When Representation in a Game Meant the World to Me

I want you to think back to when you were young and played games. Think of all the characters that you could identify with. Those that looked like you, moved like you, spoke like you and loved like you.

This is the first part of our Voices of Kinda Brave article series, where Kinda Brave employees share about subjects within Sustainable Gaming that they care about. First up: Gabriel Eriksson Sahlin, Talent Acquisition & Diversity Manager.

For some of you, there are hundreds of characters you could identify with. But for me, there were none.

I’m an openly queer trans man, which means that I do not identify with the gender identity I was given upon birth. My story is like with many other minority individuals: to escape the daily bullying and ridiculing, I turned to games.

I could put on my headphones, boot up a game and absorb myself into a world where I felt safe. However, even though I was safer, there were barely any characters that I could identify with. Even in these fantasy worlds, minorities hardly existed. And when we did, we were either hyper-sexualized, sociopathic villains, terrorists or experiencing the same trauma present in our everyday lives.

We see these characterizations even today. Some might think that it’s not that big of a deal. That “it’s just games”.

But when I streamed the world’s first game starring a playable transgender man, I wept. I cried right there on camera, because I couldn’t believe that I finally got to see myself. This meant the absolute world. That was in 2020, and the game was Tell Me Why.

Studies show that we still have a long way to go, both regarding representation in games (Diamond Lobby, 2022) and how minorities are treated in online gaming (The Double-Edged Sword of Online Gaming, 2020). But the gaming industry is slowly becoming more diverse.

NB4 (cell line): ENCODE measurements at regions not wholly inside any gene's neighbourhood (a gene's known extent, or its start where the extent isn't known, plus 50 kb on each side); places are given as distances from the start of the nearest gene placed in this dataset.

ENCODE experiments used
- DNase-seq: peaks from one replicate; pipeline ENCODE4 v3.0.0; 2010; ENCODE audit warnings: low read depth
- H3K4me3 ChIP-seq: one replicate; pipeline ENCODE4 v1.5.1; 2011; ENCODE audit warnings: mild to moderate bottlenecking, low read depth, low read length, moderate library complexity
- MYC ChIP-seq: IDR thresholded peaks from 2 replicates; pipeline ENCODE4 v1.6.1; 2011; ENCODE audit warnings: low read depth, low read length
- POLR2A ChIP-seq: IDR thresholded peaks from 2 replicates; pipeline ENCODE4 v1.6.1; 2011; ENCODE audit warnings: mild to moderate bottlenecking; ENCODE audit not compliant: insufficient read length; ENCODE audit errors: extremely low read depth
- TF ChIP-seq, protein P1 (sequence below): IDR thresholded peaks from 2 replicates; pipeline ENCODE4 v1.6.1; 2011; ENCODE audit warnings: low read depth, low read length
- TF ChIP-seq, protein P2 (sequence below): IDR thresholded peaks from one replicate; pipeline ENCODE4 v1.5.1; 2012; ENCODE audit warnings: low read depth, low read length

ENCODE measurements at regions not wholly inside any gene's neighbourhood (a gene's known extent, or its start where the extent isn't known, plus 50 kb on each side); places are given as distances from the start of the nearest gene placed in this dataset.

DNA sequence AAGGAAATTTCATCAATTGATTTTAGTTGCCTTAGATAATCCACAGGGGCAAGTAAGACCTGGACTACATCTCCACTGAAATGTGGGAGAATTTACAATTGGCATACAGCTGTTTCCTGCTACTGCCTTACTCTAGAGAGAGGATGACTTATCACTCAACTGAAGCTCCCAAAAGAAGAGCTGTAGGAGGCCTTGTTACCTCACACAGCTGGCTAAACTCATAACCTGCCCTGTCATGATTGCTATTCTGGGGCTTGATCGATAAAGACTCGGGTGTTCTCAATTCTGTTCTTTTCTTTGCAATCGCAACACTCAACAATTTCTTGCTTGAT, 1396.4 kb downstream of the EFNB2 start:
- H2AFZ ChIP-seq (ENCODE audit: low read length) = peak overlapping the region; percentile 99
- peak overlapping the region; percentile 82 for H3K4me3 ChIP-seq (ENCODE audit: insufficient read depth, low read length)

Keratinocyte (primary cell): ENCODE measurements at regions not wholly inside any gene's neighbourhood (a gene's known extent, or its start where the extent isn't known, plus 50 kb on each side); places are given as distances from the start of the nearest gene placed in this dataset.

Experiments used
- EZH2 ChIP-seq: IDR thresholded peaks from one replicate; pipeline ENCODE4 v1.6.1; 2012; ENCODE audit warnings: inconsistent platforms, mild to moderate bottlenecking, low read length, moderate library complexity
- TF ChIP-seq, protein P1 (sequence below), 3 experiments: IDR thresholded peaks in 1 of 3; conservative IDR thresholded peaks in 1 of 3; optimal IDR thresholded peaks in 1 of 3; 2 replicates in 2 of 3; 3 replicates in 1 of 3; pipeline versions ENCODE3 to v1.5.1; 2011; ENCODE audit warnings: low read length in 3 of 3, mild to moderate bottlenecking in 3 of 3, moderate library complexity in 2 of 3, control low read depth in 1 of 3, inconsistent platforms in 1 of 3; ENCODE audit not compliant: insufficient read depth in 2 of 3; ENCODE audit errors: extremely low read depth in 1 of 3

We’re starting to see characters like Senua from Hellblade: Senua’s Sacrifice, a strong woman who’s exploring her mental health. Or Aloy from Horizon: Forbidden West and Abby from The Last of Us 2. Two characters praised for having inclusive design that breaks norms associated with women and femininity. And the more minorities we can get into the industry, the more diverse our games can become.

Representation in games show that people like me exist. With this change, young minorities will finally be able to look upon that screen and not see villains, but heroes. Who look like them. Move like them. Speak like them. Love like them.

Representation matters, and I’m longing until the next time I can see a transgender character have a happy ending. To show that I can as well.

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